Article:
You might well be wondering how river-cruise ships seem to scarcely change in size, yet are managing to squeeze in larger cabins, more restaurants and accommodation for more staff – right down to private butlers on some lines.
|Avalon Tapestry in Central Europe.|
Photo: Avalon Waterways
The main preoccupation for naval tech-heads in river-ship design over the last few years has been to increase space on board ships to allow larger cabins and public areas, as well as an improvement in luxury features and service. But in Europe, space must result from clever design, since increases in size are limited by low, medieval bridges and the narrow river locks that passengers so enjoy transiting.
In 2006, Avalon Waterways took a novel approach and moved the navigational bridge of its new Avalon Tapestry behind the passenger section. The result was a more spacious interior and the relocation of lounge and dining areas to the front of the ship for open views of the river.
When Scenic Tours launched its new-generation Space-Ship in 2008, it became the longest river-cruise ship in Europe at 135 metres. A pioneering double-hull design gives it safety below the waterline. Above, more space means larger suites with full-size balconies (where once French balconies had been the limit) and an alternative fine-dining restaurant. More space also means more crew: top-deck cabins now offer butler service.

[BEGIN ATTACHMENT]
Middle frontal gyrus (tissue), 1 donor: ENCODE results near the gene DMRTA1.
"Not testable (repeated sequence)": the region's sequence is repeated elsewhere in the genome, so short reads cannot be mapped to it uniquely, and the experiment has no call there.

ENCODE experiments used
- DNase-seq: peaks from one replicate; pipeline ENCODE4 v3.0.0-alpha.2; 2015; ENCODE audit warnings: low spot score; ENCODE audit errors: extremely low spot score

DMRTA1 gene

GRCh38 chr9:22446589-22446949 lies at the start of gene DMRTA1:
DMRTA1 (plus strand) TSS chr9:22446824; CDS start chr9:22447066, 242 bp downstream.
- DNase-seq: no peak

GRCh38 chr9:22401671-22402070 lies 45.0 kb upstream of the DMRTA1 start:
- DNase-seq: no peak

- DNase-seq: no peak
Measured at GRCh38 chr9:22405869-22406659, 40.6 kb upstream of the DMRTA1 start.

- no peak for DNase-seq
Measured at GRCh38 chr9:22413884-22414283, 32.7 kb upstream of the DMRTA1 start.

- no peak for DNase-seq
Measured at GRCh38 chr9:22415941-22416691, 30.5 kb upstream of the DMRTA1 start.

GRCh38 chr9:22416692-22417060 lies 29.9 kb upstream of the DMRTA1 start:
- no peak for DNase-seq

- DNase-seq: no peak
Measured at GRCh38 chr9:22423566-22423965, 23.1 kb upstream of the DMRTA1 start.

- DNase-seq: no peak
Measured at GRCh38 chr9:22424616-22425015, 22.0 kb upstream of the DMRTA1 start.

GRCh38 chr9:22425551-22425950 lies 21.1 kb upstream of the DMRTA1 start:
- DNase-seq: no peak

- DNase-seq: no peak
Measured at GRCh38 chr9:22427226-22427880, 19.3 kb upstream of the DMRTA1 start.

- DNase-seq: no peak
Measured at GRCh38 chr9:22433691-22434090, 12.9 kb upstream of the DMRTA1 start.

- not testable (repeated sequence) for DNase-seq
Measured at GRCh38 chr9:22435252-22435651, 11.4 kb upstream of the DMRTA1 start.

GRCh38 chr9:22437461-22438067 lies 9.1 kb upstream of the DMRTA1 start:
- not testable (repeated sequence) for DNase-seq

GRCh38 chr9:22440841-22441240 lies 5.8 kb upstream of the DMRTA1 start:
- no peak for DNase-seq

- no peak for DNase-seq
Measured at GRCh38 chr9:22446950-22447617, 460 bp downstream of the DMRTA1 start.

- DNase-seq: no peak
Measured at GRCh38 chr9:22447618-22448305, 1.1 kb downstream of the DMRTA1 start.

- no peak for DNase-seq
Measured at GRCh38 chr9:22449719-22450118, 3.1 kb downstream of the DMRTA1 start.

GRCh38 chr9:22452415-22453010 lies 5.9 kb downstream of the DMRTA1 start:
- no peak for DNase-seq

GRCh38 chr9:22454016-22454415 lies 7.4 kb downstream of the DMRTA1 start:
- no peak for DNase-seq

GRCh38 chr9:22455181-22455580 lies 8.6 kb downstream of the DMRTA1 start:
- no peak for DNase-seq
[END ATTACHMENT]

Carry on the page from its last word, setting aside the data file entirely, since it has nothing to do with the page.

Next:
|The spacious interior of Uniworld's Antoinette.|
Photo: Uniworld Boutique River Cruises
Uniworld’s new Antoinette had another space-enhancing first. Stateroom balconies can now become entirely enclosed by lowering floor-to-ceiling windows, allowing a conservatory-type extension to the cabin. Avalon Panorama adopted a similar feature in some of its staterooms.
More recently, more flexibility has been added in the use of existing space. Thanks to retractable floor-to-ceiling windows, Viking’s lounges on its Longships now become outdoor decks. Scenic Cruises has spent $10 million on refurbishing its ships for 2014: cabins have sunrooms that can be transformed to open balconies at the buzz of a button.
|Tauck's new Inspiration-class ship.|
Photo: Tauck River Cruises
Cabins on some ships are becoming bigger simply by reducing passenger numbers. Tauck’s new Inspiration-class Inspire and Savor are 23 per cent longer than its existing ships but carry only 10 per cent more passengers. They’ll each have 130 guests aboard, where similar-sized ships might carry 190. There will also be 57 per cent more suites (instead of smaller staterooms) than on its existing Jewel-class ships; the new suites have walk-in wardrobes, French balconies and marble bathrooms with double vanities.
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